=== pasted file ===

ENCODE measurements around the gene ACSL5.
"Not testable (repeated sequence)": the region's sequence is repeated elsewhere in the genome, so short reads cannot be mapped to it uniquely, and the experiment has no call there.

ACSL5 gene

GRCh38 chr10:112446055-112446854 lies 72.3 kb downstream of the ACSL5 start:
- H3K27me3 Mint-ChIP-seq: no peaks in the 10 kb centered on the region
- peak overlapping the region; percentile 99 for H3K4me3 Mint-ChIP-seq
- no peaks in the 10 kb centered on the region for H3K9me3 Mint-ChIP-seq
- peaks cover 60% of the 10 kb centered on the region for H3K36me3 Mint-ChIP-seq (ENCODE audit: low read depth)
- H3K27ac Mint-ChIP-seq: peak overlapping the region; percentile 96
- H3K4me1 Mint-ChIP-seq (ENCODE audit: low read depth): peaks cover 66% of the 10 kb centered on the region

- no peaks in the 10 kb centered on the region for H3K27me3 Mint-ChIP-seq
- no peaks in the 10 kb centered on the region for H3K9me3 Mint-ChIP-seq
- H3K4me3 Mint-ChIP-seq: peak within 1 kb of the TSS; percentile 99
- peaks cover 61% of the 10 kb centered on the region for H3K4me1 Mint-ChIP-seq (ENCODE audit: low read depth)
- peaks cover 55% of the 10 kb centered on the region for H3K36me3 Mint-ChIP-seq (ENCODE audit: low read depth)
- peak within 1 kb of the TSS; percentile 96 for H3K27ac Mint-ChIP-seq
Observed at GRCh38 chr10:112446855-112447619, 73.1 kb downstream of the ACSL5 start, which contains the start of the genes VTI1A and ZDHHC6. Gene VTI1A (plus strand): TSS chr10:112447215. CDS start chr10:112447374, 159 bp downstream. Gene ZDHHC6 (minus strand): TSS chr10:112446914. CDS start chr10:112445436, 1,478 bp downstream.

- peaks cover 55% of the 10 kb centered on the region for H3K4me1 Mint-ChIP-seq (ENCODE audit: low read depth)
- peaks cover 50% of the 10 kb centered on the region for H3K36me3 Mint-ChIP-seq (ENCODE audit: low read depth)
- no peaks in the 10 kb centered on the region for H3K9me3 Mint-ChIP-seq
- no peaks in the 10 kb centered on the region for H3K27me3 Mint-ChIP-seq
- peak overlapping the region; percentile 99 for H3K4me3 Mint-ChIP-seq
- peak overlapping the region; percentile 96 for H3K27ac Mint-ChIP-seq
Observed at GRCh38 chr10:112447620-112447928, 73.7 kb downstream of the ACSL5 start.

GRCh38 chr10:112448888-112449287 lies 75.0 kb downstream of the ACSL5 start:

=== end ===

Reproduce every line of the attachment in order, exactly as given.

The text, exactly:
ENCODE measurements around the gene ACSL5.
"Not testable (repeated sequence)": the region's sequence is repeated elsewhere in the genome, so short reads cannot be mapped to it uniquely, and the experiment has no call there.

ACSL5 gene

GRCh38 chr10:112446055-112446854 lies 72.3 kb downstream of the ACSL5 start:
- H3K27me3 Mint-ChIP-seq: no peaks in the 10 kb centered on the region
- peak overlapping the region; percentile 99 for H3K4me3 Mint-ChIP-seq
- no peaks in the 10 kb centered on the region for H3K9me3 Mint-ChIP-seq
- peaks cover 60% of the 10 kb centered on the region for H3K36me3 Mint-ChIP-seq (ENCODE audit: low read depth)
- H3K27ac Mint-ChIP-seq: peak overlapping the region; percentile 96
- H3K4me1 Mint-ChIP-seq (ENCODE audit: low read depth): peaks cover 66% of the 10 kb centered on the region

- no peaks in the 10 kb centered on the region for H3K27me3 Mint-ChIP-seq
- no peaks in the 10 kb centered on the region for H3K9me3 Mint-ChIP-seq
- H3K4me3 Mint-ChIP-seq: peak within 1 kb of the TSS; percentile 99
- peaks cover 61% of the 10 kb centered on the region for H3K4me1 Mint-ChIP-seq (ENCODE audit: low read depth)
- peaks cover 55% of the 10 kb centered on the region for H3K36me3 Mint-ChIP-seq (ENCODE audit: low read depth)
- peak within 1 kb of the TSS; percentile 96 for H3K27ac Mint-ChIP-seq
Observed at GRCh38 chr10:112446855-112447619, 73.1 kb downstream of the ACSL5 start, which contains the start of the genes VTI1A and ZDHHC6. Gene VTI1A (plus strand): TSS chr10:112447215. CDS start chr10:112447374, 159 bp downstream. Gene ZDHHC6 (minus strand): TSS chr10:112446914. CDS start chr10:112445436, 1,478 bp downstream.

- peaks cover 55% of the 10 kb centered on the region for H3K4me1 Mint-ChIP-seq (ENCODE audit: low read depth)
- peaks cover 50% of the 10 kb centered on the region for H3K36me3 Mint-ChIP-seq (ENCODE audit: low read depth)
- no peaks in the 10 kb centered on the region for H3K9me3 Mint-ChIP-seq
- no peaks in the 10 kb centered on the region for H3K27me3 Mint-ChIP-seq
- peak overlapping the region; percentile 99 for H3K4me3 Mint-ChIP-seq
- peak overlapping the region; percentile 96 for H3K27ac Mint-ChIP-seq
Observed at GRCh38 chr10:112447620-112447928, 73.7 kb downstream of the ACSL5 start.

GRCh38 chr10:112448888-112449287 lies 75.0 kb downstream of the ACSL5 start: